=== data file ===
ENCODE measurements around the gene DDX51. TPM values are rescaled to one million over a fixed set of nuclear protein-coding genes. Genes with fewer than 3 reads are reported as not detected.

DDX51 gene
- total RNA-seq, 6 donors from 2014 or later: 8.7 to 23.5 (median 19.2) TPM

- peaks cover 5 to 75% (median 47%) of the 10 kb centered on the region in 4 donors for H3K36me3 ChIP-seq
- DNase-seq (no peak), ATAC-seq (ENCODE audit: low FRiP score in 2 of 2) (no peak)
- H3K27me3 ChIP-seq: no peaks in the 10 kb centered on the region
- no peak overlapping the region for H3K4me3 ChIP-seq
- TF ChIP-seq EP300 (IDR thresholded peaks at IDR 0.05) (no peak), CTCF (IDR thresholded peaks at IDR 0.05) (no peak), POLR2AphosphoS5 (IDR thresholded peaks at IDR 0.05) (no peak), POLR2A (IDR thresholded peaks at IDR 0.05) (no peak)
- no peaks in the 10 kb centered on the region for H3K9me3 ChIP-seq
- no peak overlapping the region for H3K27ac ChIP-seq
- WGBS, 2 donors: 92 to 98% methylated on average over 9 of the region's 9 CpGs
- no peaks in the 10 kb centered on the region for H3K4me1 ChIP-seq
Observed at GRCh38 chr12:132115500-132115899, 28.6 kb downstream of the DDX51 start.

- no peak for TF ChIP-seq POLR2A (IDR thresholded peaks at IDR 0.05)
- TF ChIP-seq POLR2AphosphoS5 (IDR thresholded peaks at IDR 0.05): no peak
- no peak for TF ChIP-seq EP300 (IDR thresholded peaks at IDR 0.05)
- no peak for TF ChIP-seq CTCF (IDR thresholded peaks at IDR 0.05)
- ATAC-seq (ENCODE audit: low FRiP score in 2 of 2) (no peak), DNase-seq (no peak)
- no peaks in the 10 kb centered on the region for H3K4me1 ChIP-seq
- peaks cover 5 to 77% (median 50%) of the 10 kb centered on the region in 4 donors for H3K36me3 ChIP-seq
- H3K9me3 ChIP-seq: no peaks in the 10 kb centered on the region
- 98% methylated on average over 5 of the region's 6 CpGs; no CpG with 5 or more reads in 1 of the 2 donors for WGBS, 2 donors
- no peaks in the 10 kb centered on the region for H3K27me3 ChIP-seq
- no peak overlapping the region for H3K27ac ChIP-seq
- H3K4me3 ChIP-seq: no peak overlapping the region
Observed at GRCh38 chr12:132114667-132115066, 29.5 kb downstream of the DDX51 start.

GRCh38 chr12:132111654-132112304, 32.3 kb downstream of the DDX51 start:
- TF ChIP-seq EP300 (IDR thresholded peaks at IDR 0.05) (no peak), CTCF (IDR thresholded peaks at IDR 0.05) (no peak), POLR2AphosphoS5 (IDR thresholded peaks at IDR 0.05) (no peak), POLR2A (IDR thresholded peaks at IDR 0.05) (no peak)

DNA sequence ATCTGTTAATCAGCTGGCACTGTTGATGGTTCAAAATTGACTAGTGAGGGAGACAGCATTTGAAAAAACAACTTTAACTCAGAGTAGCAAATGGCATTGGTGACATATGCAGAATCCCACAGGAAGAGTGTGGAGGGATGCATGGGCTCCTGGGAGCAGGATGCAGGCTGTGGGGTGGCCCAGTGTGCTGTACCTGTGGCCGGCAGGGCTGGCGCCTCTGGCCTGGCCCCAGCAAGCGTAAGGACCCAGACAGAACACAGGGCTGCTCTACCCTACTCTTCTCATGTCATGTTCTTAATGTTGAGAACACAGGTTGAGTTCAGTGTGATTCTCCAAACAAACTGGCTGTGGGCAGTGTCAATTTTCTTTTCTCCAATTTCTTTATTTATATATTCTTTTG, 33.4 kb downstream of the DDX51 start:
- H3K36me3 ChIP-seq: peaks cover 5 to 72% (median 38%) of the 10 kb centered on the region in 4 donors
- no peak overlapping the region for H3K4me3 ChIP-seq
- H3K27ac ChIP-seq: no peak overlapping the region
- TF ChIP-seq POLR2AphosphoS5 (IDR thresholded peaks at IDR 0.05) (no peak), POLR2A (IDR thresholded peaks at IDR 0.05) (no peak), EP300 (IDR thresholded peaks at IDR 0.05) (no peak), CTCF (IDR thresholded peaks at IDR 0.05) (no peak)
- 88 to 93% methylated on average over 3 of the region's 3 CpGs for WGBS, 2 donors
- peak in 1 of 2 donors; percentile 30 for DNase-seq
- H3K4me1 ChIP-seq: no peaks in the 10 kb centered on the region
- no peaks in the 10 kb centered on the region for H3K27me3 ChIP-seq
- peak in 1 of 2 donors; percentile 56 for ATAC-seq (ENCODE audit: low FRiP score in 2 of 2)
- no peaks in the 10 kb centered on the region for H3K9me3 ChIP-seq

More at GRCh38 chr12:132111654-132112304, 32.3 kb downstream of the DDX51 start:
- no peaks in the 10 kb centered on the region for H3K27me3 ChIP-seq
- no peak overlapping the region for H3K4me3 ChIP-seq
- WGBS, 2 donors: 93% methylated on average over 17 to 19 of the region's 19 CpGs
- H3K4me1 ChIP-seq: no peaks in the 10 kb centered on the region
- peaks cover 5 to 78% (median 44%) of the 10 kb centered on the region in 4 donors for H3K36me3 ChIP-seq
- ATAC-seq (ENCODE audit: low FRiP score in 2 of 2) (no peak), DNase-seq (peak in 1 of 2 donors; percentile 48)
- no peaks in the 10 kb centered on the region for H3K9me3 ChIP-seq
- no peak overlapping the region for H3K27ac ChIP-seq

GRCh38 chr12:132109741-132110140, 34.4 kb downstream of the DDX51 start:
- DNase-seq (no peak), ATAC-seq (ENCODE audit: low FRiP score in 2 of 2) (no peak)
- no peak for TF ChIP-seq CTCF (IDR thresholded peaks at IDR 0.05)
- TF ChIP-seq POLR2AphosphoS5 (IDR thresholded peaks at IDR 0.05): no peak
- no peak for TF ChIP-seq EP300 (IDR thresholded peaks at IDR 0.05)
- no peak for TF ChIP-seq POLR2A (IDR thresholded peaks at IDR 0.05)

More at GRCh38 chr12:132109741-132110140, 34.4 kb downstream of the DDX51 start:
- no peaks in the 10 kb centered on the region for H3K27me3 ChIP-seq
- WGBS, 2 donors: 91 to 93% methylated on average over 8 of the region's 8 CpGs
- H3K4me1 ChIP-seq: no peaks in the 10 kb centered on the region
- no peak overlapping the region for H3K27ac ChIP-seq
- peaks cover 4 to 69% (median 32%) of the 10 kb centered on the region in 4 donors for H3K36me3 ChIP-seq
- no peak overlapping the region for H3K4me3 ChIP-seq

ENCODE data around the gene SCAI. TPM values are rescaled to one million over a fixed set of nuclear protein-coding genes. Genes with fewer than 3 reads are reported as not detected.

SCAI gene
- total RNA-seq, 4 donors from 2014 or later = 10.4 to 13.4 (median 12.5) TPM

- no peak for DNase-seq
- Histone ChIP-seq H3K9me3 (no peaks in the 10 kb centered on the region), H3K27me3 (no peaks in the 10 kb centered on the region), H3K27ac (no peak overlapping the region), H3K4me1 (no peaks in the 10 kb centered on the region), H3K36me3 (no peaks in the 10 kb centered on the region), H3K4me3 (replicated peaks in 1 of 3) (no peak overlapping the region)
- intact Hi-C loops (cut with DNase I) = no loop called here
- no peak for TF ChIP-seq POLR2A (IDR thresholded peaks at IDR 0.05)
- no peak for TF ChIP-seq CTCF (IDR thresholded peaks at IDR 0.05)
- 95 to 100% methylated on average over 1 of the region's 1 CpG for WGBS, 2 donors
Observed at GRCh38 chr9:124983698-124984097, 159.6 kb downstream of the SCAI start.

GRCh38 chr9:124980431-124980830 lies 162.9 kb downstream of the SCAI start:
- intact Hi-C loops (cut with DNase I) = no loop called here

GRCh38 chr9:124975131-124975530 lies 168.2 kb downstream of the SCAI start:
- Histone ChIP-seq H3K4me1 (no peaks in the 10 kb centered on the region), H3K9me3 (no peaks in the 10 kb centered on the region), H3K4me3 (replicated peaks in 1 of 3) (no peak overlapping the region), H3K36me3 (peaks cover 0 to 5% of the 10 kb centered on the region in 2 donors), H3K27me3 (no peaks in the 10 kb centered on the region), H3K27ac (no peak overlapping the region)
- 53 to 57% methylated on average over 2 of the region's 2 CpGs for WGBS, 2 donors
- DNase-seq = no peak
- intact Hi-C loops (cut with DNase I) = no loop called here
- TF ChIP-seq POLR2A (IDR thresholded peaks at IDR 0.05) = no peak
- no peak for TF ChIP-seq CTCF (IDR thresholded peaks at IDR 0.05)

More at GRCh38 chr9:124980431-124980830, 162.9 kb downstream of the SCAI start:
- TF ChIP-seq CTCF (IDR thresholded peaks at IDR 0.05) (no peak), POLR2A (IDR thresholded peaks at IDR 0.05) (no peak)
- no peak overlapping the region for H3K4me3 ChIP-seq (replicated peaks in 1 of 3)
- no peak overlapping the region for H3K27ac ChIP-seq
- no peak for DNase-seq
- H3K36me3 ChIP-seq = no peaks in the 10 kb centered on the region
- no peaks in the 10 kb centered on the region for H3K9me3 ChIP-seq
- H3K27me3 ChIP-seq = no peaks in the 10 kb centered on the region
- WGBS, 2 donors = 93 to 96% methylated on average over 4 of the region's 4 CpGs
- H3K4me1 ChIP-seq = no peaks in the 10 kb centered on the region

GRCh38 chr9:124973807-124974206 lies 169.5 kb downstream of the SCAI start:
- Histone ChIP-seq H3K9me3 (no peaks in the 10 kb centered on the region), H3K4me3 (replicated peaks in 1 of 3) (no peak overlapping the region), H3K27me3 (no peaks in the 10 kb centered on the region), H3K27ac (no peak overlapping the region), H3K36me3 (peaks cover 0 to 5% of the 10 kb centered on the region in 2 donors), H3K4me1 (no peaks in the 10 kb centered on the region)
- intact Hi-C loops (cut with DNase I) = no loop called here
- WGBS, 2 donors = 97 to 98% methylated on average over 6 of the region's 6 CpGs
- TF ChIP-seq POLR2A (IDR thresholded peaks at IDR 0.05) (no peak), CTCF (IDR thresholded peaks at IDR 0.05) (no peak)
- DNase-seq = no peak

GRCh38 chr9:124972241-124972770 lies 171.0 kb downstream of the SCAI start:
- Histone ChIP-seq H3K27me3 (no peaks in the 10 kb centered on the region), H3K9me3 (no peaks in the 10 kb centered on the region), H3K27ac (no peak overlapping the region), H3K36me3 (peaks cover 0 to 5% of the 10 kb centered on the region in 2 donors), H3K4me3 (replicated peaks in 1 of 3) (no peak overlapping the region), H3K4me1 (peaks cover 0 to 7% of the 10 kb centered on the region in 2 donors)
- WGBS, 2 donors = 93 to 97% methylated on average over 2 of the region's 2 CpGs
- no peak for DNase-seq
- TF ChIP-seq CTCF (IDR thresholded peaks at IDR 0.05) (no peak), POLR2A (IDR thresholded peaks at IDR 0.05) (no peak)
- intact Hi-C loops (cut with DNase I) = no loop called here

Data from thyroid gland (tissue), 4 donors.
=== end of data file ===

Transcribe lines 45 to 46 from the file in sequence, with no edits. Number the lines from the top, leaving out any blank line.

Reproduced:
- peaks cover 5 to 78% (median 44%) of the 10 kb centered on the region in 4 donors for H3K36me3 ChIP-seq
- ATAC-seq (ENCODE audit: low FRiP score in 2 of 2) (no peak), DNase-seq (peak in 1 of 2 donors; percentile 48)